Notice there are videos showing up about feelings and the body lately on social media? I must have seen five or six in the past month alone. Let me tell you why I think it’s great.
I say it’s a good thing because finally people might at least start getting on to a whole host of physical issues which have at their crux the feelings they carry each day.
Feelings live in the body has been my assertion for 30 years. How do I know this? My back… and Fritz Perls.
Fritz Perls was this old bearded psychiatrist who with his wife Laura founded Gestalt Therapy back in the beginnings of the great psychological heyday, mid-last century to present.
Never mind the details of his approach, it was this one thing he mentioned which struck truth in me. It was the idea of carrying around a gunnysack of anger. How it would eventually bend you over with its weight.
No kidding Fritz, cause my freaking back was killing me at the time and I was often really pissed off!
That’s when I made the connection. Just as exhilaration is manifested physically with butterflies in the belly, a quickened heartbeat and breath, and a flushed face and wider eyes, so too does negative emotion have an effect in the body.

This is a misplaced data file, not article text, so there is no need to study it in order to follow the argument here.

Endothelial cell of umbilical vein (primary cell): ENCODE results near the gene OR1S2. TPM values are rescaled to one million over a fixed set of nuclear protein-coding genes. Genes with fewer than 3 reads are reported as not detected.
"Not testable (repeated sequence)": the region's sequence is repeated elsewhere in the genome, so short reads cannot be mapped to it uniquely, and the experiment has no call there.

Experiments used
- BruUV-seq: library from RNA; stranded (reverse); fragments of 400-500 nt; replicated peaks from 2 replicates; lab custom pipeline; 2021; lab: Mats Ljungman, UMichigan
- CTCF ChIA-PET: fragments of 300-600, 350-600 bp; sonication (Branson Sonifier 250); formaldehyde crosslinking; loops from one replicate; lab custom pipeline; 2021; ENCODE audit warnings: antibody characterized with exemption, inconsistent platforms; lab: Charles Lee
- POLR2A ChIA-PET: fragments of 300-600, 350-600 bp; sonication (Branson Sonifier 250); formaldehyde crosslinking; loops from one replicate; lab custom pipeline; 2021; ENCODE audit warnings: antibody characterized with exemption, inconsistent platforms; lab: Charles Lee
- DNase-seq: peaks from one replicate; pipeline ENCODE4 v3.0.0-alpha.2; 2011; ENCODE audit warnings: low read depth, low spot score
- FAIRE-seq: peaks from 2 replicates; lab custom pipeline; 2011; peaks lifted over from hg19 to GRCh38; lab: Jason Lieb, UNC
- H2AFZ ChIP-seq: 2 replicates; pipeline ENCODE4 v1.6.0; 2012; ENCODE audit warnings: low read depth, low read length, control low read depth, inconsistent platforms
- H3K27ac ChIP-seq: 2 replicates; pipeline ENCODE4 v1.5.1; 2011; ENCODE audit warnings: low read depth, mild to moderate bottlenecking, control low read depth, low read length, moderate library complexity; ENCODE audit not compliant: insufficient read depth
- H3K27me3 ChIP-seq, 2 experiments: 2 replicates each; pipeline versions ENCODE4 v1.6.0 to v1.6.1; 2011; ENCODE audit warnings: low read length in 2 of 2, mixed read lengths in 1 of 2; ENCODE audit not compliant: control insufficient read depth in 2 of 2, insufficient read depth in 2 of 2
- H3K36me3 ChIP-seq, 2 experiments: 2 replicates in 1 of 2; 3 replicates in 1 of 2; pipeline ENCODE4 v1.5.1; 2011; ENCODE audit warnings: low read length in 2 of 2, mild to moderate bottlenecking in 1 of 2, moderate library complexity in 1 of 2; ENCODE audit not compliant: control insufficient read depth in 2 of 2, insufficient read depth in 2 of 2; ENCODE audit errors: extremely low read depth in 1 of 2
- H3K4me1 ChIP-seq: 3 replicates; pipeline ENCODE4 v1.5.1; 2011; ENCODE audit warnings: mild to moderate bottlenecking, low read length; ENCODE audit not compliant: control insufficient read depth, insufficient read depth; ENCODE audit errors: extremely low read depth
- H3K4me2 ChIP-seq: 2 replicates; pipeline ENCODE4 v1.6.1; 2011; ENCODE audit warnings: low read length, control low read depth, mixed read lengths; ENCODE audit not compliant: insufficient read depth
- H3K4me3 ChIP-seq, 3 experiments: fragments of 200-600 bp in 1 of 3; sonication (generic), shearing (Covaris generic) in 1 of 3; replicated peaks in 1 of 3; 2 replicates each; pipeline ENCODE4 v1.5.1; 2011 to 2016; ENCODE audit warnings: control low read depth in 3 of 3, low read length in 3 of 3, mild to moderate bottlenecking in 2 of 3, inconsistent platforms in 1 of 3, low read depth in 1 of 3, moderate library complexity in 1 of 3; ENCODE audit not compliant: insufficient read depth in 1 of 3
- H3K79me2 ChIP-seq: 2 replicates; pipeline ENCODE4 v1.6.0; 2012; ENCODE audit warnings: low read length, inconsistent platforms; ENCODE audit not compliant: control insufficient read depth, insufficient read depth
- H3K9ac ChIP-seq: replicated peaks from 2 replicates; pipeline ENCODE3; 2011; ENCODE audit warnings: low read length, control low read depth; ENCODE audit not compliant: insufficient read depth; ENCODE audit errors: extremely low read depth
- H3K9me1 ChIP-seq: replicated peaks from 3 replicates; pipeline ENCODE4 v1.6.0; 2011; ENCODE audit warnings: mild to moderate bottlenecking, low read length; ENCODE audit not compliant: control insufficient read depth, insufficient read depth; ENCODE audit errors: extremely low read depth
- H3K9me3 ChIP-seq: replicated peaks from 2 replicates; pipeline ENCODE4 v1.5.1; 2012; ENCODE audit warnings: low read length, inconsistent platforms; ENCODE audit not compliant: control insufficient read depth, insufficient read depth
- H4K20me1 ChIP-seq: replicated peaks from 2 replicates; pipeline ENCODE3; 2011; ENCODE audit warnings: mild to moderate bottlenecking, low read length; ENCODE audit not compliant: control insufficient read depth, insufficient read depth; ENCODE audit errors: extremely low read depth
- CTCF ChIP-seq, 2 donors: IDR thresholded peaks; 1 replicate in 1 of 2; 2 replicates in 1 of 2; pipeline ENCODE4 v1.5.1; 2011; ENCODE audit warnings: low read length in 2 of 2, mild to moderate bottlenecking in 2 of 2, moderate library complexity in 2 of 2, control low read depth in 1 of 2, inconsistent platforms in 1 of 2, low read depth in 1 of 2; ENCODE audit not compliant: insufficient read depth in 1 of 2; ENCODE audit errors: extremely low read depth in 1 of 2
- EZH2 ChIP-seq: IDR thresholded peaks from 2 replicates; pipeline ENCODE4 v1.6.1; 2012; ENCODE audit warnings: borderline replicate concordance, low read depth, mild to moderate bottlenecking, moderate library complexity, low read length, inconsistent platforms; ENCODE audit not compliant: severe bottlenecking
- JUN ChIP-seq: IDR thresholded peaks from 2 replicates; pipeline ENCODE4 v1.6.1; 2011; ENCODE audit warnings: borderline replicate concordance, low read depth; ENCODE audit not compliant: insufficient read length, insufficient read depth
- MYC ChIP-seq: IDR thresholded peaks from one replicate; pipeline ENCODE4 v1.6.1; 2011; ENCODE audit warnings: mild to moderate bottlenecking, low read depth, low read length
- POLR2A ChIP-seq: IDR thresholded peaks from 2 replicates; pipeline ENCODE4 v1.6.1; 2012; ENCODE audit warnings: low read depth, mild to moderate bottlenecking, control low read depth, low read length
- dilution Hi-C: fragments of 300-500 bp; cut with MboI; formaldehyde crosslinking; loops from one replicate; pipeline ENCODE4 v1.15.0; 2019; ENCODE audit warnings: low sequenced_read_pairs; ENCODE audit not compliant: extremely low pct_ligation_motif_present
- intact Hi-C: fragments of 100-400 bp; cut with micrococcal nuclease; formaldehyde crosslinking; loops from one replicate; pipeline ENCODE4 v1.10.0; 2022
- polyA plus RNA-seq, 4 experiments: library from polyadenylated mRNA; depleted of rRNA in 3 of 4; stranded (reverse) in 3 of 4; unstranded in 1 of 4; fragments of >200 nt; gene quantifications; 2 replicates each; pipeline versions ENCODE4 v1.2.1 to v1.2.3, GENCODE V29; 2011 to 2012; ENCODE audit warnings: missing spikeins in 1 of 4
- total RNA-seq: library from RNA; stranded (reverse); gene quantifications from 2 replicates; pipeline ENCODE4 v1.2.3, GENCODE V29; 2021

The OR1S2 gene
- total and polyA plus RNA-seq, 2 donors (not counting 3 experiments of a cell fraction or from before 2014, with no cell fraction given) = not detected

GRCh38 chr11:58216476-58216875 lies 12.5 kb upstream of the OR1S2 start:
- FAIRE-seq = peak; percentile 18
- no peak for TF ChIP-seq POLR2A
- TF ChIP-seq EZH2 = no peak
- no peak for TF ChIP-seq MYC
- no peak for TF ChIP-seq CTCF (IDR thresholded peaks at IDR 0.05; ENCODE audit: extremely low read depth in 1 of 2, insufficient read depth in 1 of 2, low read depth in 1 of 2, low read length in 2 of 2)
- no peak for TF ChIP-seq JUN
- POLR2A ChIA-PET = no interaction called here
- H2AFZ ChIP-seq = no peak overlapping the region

Only, it’s more than that. It’s not just the frowns and the downturned mouth and focused eyes. And that’s because of the second thing old Fritz taught me: unfinished business.
You know what unfinished business is like, it drives us nuts! You mean to get something done but there it lies halfway done and you have to leave it and hope you remember how to get back into focus when you finally have time.
Start to learn a new platform on your computer at some point. Be it Photoshop, WordPress, or this one: C-Panel.(*!%&!!). Go take on one of those as a complete rookie and then leave them alone for a time and go back. It’s a start over.
Do it halfway through a project that got put on the shelf and it’s likely the frustration factor goes up, WAY UP.
Hell, switch from a PC to a Mac. Don’t use it often and every new thing you try is a whole other learning curve. UGH!
OK, so we agree on unfinished business in general. And what about emotional unfinished business?